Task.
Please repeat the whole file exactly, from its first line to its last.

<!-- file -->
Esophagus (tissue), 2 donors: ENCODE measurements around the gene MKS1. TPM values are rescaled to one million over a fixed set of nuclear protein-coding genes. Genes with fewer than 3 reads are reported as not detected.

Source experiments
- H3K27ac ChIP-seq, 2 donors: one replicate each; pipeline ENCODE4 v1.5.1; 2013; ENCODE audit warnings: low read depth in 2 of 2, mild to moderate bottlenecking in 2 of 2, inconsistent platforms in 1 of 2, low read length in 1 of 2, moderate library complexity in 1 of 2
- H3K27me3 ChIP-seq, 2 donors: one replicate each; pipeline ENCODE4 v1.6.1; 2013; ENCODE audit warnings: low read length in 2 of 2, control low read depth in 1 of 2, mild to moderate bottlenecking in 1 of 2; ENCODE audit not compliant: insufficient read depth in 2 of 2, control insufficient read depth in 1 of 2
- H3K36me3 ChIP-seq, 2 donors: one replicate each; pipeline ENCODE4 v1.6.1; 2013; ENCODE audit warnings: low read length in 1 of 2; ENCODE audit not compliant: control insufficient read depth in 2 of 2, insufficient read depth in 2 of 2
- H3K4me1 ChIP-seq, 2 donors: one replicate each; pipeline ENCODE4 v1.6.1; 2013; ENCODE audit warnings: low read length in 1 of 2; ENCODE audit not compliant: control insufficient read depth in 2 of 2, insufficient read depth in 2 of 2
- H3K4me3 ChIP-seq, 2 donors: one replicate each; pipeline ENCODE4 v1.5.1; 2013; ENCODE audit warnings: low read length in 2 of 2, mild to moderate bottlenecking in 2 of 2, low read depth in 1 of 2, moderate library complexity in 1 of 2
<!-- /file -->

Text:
Esophagus (tissue), 2 donors: ENCODE measurements around the gene MKS1. TPM values are rescaled to one million over a fixed set of nuclear protein-coding genes. Genes with fewer than 3 reads are reported as not detected.

Source experiments
- H3K27ac ChIP-seq, 2 donors: one replicate each; pipeline ENCODE4 v1.5.1; 2013; ENCODE audit warnings: low read depth in 2 of 2, mild to moderate bottlenecking in 2 of 2, inconsistent platforms in 1 of 2, low read length in 1 of 2, moderate library complexity in 1 of 2
- H3K27me3 ChIP-seq, 2 donors: one replicate each; pipeline ENCODE4 v1.6.1; 2013; ENCODE audit warnings: low read length in 2 of 2, control low read depth in 1 of 2, mild to moderate bottlenecking in 1 of 2; ENCODE audit not compliant: insufficient read depth in 2 of 2, control insufficient read depth in 1 of 2
- H3K36me3 ChIP-seq, 2 donors: one replicate each; pipeline ENCODE4 v1.6.1; 2013; ENCODE audit warnings: low read length in 1 of 2; ENCODE audit not compliant: control insufficient read depth in 2 of 2, insufficient read depth in 2 of 2
- H3K4me1 ChIP-seq, 2 donors: one replicate each; pipeline ENCODE4 v1.6.1; 2013; ENCODE audit warnings: low read length in 1 of 2; ENCODE audit not compliant: control insufficient read depth in 2 of 2, insufficient read depth in 2 of 2
- H3K4me3 ChIP-seq, 2 donors: one replicate each; pipeline ENCODE4 v1.5.1; 2013; ENCODE audit warnings: low read length in 2 of 2, mild to moderate bottlenecking in 2 of 2, low read depth in 1 of 2, moderate library complexity in 1 of 2